The First World War left much of Europe in complete disarray however the USA, having only joined the war in its last year, suffered much less physical and economic damage. There is still debate over whether World War One was the main reason for the boom in America or whether it was due to other factors. Potter is convinced World War One acted as a catalyst for the boom by causing growth in industry, accelerated productivity and the laissez faire attitude of the federal government.
Conversely, although Jones acknowledges the war caused some growth in industry and demand he gives more credit to technological advancement and innovation. Gerstle, likewise, gives credit to technological advances but also, similarly to Potter, sees the war as providing the stable foundations of the boom. Cannadine suggests the boom was mainly down to Mellon’s policies and government actions giving no credit to the war. The view that Word War One was the main reason for America’s booming economy in the 1920’s needs to be assessed.
Cannadine attempts to persuade his audience that Mellon’s policies and consequently the government were the main reason for America’s booming economy in the 1920’s. He mentions the “stricken post first World War world” which suggests he feels the war did little to help America’s and certainly the world’s economy, however, America did emerge from the war certainly in a better state than any European country which Cannadine also seems to overlook. Although, America did go through a short economic depression from the mid 1920’s to 1921 so it could be argued that Cannadine is correct and that the war did not offer a stable economic foundation for the boom. He does state that “there was much of [the boom] for which Mellon could take the credit” which is much more agreeable with Potter, who sees the war as a catalyst for the boom, and also with Jones and Gerstle who acknowledge the war’s contribution to the boom within industries and some areas of the economy.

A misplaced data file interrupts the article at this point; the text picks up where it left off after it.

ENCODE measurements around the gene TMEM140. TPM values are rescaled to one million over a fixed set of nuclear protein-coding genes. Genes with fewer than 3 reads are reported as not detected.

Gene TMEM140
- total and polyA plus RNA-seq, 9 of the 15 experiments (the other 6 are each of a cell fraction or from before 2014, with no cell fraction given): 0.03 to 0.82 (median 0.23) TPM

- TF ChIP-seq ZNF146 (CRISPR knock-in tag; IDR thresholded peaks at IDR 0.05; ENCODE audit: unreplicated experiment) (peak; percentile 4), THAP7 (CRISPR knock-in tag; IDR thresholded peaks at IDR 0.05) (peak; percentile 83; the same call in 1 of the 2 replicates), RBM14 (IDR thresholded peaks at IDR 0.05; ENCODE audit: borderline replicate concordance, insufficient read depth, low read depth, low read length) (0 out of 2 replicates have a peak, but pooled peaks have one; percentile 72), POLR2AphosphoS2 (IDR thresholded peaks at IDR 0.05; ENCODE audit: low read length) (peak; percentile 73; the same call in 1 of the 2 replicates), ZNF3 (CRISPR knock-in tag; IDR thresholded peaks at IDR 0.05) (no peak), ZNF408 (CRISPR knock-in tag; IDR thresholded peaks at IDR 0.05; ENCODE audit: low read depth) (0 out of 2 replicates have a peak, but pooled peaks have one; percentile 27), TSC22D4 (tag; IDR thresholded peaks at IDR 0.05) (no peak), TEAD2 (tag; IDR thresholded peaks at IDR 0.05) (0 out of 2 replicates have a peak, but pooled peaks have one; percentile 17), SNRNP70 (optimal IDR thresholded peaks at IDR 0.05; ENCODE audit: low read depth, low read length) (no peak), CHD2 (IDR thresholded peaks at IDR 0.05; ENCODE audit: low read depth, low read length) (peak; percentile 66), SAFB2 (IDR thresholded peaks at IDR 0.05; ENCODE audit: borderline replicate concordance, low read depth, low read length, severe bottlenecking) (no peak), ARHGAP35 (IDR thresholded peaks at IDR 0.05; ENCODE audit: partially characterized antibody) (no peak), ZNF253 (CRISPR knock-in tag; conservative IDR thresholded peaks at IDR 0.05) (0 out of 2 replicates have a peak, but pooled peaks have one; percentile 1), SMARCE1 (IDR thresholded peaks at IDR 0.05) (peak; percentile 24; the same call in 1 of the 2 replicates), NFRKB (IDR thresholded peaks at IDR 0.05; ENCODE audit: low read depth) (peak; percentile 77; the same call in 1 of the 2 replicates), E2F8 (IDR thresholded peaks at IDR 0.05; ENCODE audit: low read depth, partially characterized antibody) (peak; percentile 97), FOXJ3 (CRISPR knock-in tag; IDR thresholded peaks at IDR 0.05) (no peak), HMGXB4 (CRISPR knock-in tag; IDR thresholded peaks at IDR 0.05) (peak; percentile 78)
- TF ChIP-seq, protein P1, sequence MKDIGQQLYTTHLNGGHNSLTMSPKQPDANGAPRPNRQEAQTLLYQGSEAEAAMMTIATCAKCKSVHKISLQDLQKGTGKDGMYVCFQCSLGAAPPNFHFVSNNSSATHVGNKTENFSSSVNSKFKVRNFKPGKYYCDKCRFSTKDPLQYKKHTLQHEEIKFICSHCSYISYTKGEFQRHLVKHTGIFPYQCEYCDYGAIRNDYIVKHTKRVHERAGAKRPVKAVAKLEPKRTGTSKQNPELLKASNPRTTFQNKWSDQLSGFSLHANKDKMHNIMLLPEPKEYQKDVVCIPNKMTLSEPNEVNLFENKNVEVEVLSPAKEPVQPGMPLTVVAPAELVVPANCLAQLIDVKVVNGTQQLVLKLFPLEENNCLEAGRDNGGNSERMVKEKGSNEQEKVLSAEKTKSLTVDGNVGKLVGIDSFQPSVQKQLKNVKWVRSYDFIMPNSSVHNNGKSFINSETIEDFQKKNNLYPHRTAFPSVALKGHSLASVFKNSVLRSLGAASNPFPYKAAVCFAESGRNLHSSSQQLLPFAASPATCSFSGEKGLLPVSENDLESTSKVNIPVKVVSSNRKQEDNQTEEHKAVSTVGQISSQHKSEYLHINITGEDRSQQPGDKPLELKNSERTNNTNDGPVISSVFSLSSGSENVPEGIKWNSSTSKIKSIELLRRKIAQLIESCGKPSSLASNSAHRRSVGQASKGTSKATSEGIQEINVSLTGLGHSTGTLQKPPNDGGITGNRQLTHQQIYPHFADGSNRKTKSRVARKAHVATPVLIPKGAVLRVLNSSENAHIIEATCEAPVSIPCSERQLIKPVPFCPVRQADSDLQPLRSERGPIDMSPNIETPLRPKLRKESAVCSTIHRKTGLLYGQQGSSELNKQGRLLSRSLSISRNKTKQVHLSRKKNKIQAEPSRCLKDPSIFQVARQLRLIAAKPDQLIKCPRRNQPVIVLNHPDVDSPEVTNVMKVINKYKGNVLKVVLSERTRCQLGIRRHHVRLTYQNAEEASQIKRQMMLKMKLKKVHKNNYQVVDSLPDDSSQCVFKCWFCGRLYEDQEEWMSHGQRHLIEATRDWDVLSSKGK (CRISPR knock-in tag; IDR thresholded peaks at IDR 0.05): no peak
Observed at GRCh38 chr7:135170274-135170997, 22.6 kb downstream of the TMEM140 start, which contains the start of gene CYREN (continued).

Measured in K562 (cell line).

Although Cannadine gives the war little credit for the boom there is evidence which supports his view. There was a significant rise in Government and business co-operation at this time and the laissez faire attitude of the Government allowed many businesses to flourish; Andrew Mellon, Secretary of the Treasury, believed government should play as little part in economic life as possible. Taxes were kept low so that people and companies would have more money to invest and the increased prices of tariffs, implemented by acts such as the Fordney-McCumber Tariff of 1922, protected American businesses from outside competition. Both of these policies allowed industries to grow and wealth to accumulate. Potter also recognises the importance of the government, arguably agreeing with Cannadine, as although he implies the war was critical to the boom he also gives a great deal of praise to the Government and its policies in helping to continue it. However, Potter also infers that government investment and cooperation was induced by the war which disagrees with Cannadine’s view. Although Cannadine’s fixation on Mellon may lead to exaggeration, the role of the Government in the boom should not be downplayed.
Cannadine does not mention technological advances in causing the boom which contrasts with Jones who stresses the importance of technological advancement in inducing and certainly maintaining the boom through rises in consumerism, productivity and the electrical industry. Cannadine’s view has basis in fact; the government certainly helped sustain the boom through its policies and Mellon had a part to play in that. It is also supported to some extent by Potter’s views; however, it exaggerates the role of the government and places too much praise on Mellon. Ultimately Cannadine’s view does not support the statement that the war was the main reason for America’s booming economy as he barely mentions it except when putting a negative light on its effects. Although the government and perhaps Mellon’s policies helped to maintain the boom and allowed it to excel in some areas Cannadine gives no credit to any other factors that the other interpretations mention which decreases the validity of his view as there were many arguably more important factors than the role of Mellon and the government.